We’ve all heard the ‘old wives’ tales’ about pregnancy, but are they true, or are they simply myths?
Myth 1: If a pregnant woman is carrying high, the baby will be a girl and if she is carrying low, it will be a boy.
The facts: One of the most popular myths, there is actually no scientific basis for this. You simply can’t tell from outside the womb what sex a baby is. Carrying low simply indicates that the baby dropped lower into the pelvis. Factors such as the mum to be’s muscle size, structure, posture, shape before pregnancy, and amount of fat deposited around the abdomen play a role in the size and shape of a pregnant belly. If you’re really curious to know the sex of your baby, ask your doctor for an ultrasound. Look on the bright side; if you decide to guess yourself, you’ve got a 50:50 chance of it being right!
Myth 2: If you have a cat, you have to get rid of it if you’re pregnant.
The facts: Again, false. You most certainly cannot change your cat’s litter box during pregnancy without wearing rubber gloves due to the risk of toxoplasmosis. Ideally, it’s better during this period to get someone else to change it for you, but if you do have to do it yourself then invest in a pair of hardwearing rubber gloves and avoid contact with either the litter or the faeces. You’re also free to pet or stroke your cat during pregnancy – you may actually find it relaxing.
Myth 3: If your nose swells during pregnancy, you’re going to have a baby girl.
The facts: There is absolutely no link between a mother’s appearance and a baby’s gender. Nose swelling can simply be explained by increased oestrogen levels, which heighten the blood flow to the mucous membrane, causing it to expand.
Myth 4: Heartburn during pregnancy means that your baby will be born with lots of hair.
The facts: Heartburn is a common discomfort during pregnancy and is in no way an accurate predictor of a baby being born with lots of hair. I speak from experience! I was tortured throughout my pregnancy with heartburn and water brash and my baby came out like Yul Brynner!
Myth 5: No morning sickness means you’re going to have a baby boy.
The facts: About 50 per cent of all pregnant women go through some degree of morning sickness. Old wives’ tales will tell you that women who are carrying boys are protected from the male hormone testosterone, which is produced by the male foetus, while doctors believe that relaxin, a hormone produced by the mum to be is actually responsible for the nausea.
Myth 6: You can’t fly during the first or last trimesters of your pregnancy.
The facts: You can actually fly whenever you want (unless you have been advised not to by your GP or midwife due to health issues). Some airlines won’t let you board the plane during your last trimester, but that is more to do with their fears that you’ll go into labour en route and they’ll have to land the plane at an unscheduled stop!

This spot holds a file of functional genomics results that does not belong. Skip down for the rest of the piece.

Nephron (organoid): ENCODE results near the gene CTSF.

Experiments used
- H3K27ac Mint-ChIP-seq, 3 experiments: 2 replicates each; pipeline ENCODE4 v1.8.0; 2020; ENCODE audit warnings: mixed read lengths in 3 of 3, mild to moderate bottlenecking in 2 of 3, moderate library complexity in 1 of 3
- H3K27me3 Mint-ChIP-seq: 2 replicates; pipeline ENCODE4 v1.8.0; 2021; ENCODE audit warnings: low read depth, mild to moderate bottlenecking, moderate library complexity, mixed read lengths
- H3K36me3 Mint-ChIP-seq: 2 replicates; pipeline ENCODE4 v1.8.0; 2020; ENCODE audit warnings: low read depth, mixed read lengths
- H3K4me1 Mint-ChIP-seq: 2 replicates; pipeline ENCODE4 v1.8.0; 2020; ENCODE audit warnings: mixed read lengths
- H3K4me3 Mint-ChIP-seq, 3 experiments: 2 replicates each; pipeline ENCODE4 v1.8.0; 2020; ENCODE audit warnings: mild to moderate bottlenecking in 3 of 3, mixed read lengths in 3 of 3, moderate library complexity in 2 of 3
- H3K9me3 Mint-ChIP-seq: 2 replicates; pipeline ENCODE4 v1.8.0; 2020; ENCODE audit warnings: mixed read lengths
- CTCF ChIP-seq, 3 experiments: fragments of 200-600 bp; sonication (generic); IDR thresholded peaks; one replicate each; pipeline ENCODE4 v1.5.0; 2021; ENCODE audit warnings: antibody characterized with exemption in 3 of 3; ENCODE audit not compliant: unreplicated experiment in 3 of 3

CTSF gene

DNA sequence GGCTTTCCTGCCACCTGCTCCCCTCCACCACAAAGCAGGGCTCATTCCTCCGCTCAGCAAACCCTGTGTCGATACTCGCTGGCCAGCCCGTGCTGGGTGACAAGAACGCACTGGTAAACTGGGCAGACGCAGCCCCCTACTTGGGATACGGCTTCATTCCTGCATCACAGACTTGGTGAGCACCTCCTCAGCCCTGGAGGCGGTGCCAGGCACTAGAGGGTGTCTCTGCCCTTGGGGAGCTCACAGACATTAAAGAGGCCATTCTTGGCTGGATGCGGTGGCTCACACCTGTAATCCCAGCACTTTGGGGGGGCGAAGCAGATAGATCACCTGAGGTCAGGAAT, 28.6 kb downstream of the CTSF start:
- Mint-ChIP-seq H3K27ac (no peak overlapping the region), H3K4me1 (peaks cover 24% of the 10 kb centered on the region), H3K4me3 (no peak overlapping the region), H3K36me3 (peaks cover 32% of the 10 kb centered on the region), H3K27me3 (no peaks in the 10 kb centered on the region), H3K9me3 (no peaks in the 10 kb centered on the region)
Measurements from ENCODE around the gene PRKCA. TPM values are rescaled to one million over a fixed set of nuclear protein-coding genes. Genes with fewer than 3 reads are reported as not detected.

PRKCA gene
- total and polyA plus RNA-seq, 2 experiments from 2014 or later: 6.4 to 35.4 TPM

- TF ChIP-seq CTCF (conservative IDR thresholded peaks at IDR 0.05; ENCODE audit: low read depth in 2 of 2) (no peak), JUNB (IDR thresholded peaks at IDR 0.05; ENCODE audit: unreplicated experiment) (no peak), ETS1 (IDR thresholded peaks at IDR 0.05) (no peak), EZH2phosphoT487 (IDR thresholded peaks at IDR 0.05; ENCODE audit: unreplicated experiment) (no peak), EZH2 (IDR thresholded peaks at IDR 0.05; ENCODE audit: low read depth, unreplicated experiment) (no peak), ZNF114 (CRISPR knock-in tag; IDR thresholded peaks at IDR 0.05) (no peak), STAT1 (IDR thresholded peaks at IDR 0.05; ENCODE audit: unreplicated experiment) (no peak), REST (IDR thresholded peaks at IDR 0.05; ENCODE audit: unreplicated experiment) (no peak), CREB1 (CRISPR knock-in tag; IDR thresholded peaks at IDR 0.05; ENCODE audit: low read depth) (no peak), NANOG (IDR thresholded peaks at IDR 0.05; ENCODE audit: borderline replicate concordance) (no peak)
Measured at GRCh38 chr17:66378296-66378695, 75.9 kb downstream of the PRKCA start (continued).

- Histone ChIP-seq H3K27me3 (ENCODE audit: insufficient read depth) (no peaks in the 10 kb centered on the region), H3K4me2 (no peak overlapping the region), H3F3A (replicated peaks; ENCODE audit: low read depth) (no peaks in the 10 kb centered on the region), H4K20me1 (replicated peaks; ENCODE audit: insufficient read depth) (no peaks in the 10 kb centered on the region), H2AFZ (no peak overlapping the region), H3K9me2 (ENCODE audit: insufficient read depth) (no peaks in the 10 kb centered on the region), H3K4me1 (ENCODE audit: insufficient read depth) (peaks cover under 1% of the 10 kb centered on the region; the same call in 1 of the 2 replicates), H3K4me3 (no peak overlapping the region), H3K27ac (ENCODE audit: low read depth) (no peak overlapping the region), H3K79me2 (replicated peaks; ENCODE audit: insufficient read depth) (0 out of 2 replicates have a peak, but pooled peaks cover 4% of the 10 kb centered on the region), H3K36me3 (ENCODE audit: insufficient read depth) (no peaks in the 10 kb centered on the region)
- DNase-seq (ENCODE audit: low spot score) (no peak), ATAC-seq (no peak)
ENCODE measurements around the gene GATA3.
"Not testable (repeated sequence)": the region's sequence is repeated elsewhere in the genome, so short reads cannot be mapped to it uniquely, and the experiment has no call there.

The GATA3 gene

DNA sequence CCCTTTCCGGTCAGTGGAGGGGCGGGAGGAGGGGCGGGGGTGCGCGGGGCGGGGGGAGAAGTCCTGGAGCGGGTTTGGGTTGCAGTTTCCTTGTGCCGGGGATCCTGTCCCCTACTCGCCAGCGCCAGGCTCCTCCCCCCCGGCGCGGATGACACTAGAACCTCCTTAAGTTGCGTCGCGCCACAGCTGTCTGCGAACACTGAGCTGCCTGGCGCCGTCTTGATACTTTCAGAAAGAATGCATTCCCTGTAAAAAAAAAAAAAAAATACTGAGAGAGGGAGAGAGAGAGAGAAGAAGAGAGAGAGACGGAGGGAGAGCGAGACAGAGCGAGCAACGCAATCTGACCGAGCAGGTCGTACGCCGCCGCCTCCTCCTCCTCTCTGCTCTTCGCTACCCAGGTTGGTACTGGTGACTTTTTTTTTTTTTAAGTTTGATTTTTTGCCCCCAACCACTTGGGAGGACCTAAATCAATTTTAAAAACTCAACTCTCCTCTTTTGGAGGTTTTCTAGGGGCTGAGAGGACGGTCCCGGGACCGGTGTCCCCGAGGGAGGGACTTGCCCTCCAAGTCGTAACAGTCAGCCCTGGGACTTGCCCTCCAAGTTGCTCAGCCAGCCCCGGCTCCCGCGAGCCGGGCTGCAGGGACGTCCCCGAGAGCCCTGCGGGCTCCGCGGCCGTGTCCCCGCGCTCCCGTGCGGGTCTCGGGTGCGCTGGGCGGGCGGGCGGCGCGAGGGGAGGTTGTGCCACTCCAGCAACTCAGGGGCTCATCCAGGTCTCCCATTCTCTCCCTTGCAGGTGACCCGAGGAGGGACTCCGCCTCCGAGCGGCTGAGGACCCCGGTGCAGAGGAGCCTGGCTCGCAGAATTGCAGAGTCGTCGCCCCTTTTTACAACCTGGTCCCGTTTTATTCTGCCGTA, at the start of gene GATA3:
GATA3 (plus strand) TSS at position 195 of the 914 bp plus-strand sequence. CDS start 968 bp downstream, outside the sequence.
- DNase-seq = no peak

Myth 7: Drinking stout or dark beer is good for you during pregnancy.
The facts: For some years there has been talk about dark barley malt beers providing much-needed calories during pregnancy, increasing the milk supply and assisting the milk flow. The fact that some have high levels of iron, which can become depleted during pregnancy, may have led to this myth. Experts are now apparently divided on this issue, with some arguing that alcohol actually reduces milk production. Most seem to be agreed, however, on the fact that pregnant women and nursing mothers should totally abstain from any form of alcoholic beverage. If you’re concerned about your iron levels, speak to your GP or midwife.
Myth 8: Having sex might hurt your baby.
The facts: Seven layers of skin from the abdominal wall to the amniotic sac protect your baby. During your pregnancy your cervix, which has lengthened, has also hardened to prevent anything from getting into the uterus. Additionally, your cervix is producing mucus to keep the vagina clean and infection free. Intercourse therefore cannot reach, touch or harm the baby. (The only exception to this rule is where a woman has been told by her GP or midwife to abstain from intercourse due to possible complications.)
Myth 9: During pregnancy, going outside during an eclipse will give your baby a cleft palate.
The facts: Not even worth discussing……enough said!
Myth 10: You can tell the sex of your child by its heart rate. Baby boys’ hearts beat faster than baby girls’ hearts/Baby girls’ hearts beat faster than baby boys’ hearts.
The facts: The fact that even the old wives can’t agree which is which tells you everything. A normal foetal heart rate is between 110 and 160 beats per minute (bpm), although some people think if it’s faster (usually above the 140 bpm range) it’s a boy/girl or, if it’s slower, it’s a boy/girl.